Wall Street History: Orange Country Crumbles And Dow Drops

By Andrew Beattie | December 09, 2010 AAA
Wall Street History: Orange Country Crumbles And Dow Drops

This week in financial history marks the birthdays of one of the most important inventors of the industrial/agricultural revolution, an odd purchase for a light bulb company and unthinkable losses for a local government. We'll start in California. (Missed last week's article? Check out Wall Street History: Christmas Cheer Or Irrational Exuberance?)

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Orange County is Burning
On December 6, 1994, Orange County was forced into bankruptcy when it announced that it had lost $1.6 billion in an investment pool. The pool was run by investing whiz, Robert Citron, whose enviable long-term record was based largely on playing interest arbitrage in the bond market. Citron used leverage to make bets that interest rates would stay low, profiting from the difference between long and short-term yields.

Although the fund had $7 billion, leverage allowed Citron to turn that into a $20 billion dollar position. Unfortunately, the Fed began raising rates in February of 1994, and leveraged gains quickly swung to leveraged losses. The county entered bankruptcy and quickly created a recovery plan based on $800 million in new bonds. Although they sold at a discount due to the risks involved, the bonds were enough to keep Orange County from going insolvent.

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A Sad Inventor
On December 8, 1765, Eli Whitney, the inventor of the cotton gin, was born. Gin being short for engine, the device shortened the time it took to separate cotton fibers from the seed using thin wire hooks. It was one of the most important inventions in America's agricultural history. The cotton gin literally cut days from the processing of cotton, but the device was quickly copied by other manufacturers. Whitney exhausted himself in endless patent fights and was unable to profit from the invention. In fact, he never patented any of his other inventions.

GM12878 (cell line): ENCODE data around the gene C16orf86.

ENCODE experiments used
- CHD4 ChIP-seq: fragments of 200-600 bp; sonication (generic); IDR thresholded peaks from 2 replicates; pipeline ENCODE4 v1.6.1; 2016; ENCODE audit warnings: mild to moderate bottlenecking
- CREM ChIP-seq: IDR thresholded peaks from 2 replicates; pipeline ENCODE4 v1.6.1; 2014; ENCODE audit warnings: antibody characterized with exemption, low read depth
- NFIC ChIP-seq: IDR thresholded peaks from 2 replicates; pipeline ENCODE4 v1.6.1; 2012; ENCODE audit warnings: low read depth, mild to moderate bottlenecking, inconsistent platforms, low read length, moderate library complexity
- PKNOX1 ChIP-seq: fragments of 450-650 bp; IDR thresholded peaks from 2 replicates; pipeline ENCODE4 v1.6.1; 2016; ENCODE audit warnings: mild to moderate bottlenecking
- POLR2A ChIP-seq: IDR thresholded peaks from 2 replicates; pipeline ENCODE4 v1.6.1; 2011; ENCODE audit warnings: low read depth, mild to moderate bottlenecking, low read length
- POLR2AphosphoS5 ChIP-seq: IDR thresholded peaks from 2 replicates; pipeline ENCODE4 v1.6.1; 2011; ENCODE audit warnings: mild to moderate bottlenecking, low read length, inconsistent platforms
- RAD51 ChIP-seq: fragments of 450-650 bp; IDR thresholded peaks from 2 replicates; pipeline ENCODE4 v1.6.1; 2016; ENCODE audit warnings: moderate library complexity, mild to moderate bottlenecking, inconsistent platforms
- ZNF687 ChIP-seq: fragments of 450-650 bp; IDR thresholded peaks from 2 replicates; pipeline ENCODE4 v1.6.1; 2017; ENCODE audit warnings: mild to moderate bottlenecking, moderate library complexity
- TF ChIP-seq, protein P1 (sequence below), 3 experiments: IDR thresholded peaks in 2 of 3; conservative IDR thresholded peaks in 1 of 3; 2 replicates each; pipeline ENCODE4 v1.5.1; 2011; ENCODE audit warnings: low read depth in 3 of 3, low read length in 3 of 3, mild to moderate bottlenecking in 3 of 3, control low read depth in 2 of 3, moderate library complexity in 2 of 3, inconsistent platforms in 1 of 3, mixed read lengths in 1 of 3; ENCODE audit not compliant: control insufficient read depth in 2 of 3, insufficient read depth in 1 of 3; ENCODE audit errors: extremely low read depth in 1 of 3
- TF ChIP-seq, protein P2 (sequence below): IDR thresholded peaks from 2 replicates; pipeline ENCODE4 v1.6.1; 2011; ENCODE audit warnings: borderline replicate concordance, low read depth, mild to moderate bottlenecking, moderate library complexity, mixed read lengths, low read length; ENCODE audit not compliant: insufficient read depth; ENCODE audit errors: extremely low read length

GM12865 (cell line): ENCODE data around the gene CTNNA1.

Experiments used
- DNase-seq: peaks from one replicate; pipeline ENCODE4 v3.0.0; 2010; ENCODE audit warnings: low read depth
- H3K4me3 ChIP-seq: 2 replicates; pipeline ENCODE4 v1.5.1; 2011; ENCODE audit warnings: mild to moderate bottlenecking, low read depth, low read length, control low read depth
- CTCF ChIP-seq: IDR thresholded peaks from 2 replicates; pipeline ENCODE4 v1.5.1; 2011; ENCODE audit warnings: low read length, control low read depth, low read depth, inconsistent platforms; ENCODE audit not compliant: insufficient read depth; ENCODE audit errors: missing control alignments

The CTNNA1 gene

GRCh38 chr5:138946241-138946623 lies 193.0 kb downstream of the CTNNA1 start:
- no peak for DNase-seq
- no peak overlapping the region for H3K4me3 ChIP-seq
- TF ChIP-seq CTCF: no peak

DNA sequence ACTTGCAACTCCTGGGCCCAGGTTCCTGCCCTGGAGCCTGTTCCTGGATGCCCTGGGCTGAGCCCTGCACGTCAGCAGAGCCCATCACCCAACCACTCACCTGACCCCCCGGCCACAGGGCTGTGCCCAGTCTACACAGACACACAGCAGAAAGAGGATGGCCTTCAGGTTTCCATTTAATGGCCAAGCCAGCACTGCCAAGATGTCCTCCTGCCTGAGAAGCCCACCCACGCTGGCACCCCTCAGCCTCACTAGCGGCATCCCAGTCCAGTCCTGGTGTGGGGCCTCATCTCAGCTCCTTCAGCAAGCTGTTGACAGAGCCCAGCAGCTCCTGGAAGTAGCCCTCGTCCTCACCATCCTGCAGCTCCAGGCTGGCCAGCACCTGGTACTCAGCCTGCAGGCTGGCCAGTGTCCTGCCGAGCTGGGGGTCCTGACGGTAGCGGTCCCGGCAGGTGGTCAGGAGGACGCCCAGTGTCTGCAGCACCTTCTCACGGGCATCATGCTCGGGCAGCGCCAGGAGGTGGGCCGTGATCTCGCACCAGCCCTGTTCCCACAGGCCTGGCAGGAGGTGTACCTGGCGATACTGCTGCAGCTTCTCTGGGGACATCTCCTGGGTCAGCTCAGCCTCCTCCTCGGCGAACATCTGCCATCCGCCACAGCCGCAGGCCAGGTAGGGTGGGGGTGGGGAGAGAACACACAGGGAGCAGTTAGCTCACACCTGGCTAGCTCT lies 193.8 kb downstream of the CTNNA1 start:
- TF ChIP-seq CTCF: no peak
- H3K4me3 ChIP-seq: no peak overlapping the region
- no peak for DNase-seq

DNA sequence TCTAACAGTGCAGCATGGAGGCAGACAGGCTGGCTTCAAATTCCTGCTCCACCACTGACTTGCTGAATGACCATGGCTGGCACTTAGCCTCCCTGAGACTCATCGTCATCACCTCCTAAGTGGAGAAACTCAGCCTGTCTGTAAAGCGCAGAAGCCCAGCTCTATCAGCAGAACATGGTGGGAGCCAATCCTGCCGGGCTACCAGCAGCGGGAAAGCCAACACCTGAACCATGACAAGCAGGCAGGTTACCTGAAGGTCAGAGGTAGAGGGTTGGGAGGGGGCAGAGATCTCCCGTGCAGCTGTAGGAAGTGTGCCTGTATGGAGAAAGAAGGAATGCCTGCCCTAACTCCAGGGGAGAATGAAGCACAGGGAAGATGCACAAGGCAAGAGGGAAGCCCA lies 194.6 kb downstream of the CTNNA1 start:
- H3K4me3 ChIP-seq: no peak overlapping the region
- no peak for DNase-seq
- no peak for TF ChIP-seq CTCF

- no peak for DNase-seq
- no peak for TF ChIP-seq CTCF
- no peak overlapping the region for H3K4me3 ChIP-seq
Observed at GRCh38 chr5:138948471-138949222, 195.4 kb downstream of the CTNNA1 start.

Whitney spent his later years working with interchangeable parts - a key component that one-day would lead to industrial mass production. Long attributed to Whitney, the movement towards production of parts to be assembled rather than one whole device at a time is now seen as having come in from abroad. Such are the vagaries of history that we don't even know if he can still claim his most famous invention, the cotton gin. Worse yet, when he is credited, the efficiency of the cotton gin is often pointed two as one of the pillars that helped prop up slavery. After the patent debacle, it is doubtful that Whitney would find this surprising. (If these unpleasant emotions are allowed to influence your decision-making, they may cost you dearly. Check out The Financial Markets: When Fear And Greed Take Over.)

An Opening Day to Remember
On December 9, 1999, VA Linux had its IPO - and it was one for the books. The company was in the hardware business, dealing computers and servers running the Linux operating system. Not only was this a fairly robust niche, but the company was modestly profitable, something nearly unheard of during the dotcom boom.

The shares of VA Linux jumped from $35 to over $235 on the first day of trading, making it a record-breaking IPO. This stunning performance was one of the last hurrahs of the dotcom bubble. Unfortunately for the new "siliconaires," the dotcom crash left them with a share price that was dangerously near penny stock territory in 2001. The company renamed itself SourceForge and rebuilt, posting its first post-IPO profit almost seven years after the fact.

TV Shopping
On December 12, 1985, GE announced a $6.3 billion dollar purchase of RCA. The deal worried analysts because it included NBC and critics couldn't see where television fit into GE's light-bulb pedigree. Expanding the business outside of its traditional boundaries was, of course, CEO Jack Welch's strategy. That said, RCA was actually majority owned by GE prior to 1930. The company was originally a joint venture between several companies, of which GE was the biggest stakeholder. GE gave up its portion of RCA when the Department of Justice launched an antitrust case. The reunion 55 years later was bittersweet as many pieces of RCA - and to be fair, GE itself - were spun off and sold for the sake of efficiency.

That's all for this week. Next week we'll see more of Jack Welch, a landmark publication in personal finance and much more. Until then.

Find out what happened in financial news this week. Read Water Cooler Finance: Steady Stocks, Big G's And Madoff News.

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